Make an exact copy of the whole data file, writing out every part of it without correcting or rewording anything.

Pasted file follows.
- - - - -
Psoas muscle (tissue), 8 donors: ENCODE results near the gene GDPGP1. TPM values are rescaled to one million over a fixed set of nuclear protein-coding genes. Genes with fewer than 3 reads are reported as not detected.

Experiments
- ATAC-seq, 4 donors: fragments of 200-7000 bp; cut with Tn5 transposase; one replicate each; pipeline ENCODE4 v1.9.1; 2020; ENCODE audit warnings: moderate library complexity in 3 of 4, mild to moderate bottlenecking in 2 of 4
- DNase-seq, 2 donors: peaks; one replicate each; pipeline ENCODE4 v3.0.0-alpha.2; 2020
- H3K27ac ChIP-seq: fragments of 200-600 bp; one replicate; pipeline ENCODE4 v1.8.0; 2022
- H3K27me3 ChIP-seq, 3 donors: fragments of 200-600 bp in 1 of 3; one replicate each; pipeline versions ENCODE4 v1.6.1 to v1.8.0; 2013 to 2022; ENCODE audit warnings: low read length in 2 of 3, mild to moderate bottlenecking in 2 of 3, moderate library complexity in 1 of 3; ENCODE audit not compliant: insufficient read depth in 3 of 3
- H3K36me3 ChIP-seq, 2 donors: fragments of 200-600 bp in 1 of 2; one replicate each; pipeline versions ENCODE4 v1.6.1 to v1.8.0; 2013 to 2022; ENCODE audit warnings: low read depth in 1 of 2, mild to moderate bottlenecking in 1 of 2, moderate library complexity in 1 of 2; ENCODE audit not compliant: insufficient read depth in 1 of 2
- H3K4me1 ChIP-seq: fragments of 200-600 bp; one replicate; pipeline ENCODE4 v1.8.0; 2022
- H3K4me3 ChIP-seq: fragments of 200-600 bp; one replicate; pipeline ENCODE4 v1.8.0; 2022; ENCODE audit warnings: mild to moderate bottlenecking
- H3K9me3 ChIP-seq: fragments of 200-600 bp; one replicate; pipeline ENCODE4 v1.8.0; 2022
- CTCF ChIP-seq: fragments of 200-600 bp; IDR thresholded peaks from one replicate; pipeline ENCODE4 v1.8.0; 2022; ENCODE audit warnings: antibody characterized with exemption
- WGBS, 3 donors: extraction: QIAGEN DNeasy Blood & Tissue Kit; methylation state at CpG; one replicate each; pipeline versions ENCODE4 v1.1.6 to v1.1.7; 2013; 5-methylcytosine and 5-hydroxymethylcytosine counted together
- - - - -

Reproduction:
Psoas muscle (tissue), 8 donors: ENCODE results near the gene GDPGP1. TPM values are rescaled to one million over a fixed set of nuclear protein-coding genes. Genes with fewer than 3 reads are reported as not detected.

Experiments
- ATAC-seq, 4 donors: fragments of 200-7000 bp; cut with Tn5 transposase; one replicate each; pipeline ENCODE4 v1.9.1; 2020; ENCODE audit warnings: moderate library complexity in 3 of 4, mild to moderate bottlenecking in 2 of 4
- DNase-seq, 2 donors: peaks; one replicate each; pipeline ENCODE4 v3.0.0-alpha.2; 2020
- H3K27ac ChIP-seq: fragments of 200-600 bp; one replicate; pipeline ENCODE4 v1.8.0; 2022
- H3K27me3 ChIP-seq, 3 donors: fragments of 200-600 bp in 1 of 3; one replicate each; pipeline versions ENCODE4 v1.6.1 to v1.8.0; 2013 to 2022; ENCODE audit warnings: low read length in 2 of 3, mild to moderate bottlenecking in 2 of 3, moderate library complexity in 1 of 3; ENCODE audit not compliant: insufficient read depth in 3 of 3
- H3K36me3 ChIP-seq, 2 donors: fragments of 200-600 bp in 1 of 2; one replicate each; pipeline versions ENCODE4 v1.6.1 to v1.8.0; 2013 to 2022; ENCODE audit warnings: low read depth in 1 of 2, mild to moderate bottlenecking in 1 of 2, moderate library complexity in 1 of 2; ENCODE audit not compliant: insufficient read depth in 1 of 2
- H3K4me1 ChIP-seq: fragments of 200-600 bp; one replicate; pipeline ENCODE4 v1.8.0; 2022
- H3K4me3 ChIP-seq: fragments of 200-600 bp; one replicate; pipeline ENCODE4 v1.8.0; 2022; ENCODE audit warnings: mild to moderate bottlenecking
- H3K9me3 ChIP-seq: fragments of 200-600 bp; one replicate; pipeline ENCODE4 v1.8.0; 2022
- CTCF ChIP-seq: fragments of 200-600 bp; IDR thresholded peaks from one replicate; pipeline ENCODE4 v1.8.0; 2022; ENCODE audit warnings: antibody characterized with exemption
- WGBS, 3 donors: extraction: QIAGEN DNeasy Blood & Tissue Kit; methylation state at CpG; one replicate each; pipeline versions ENCODE4 v1.1.6 to v1.1.7; 2013; 5-methylcytosine and 5-hydroxymethylcytosine counted together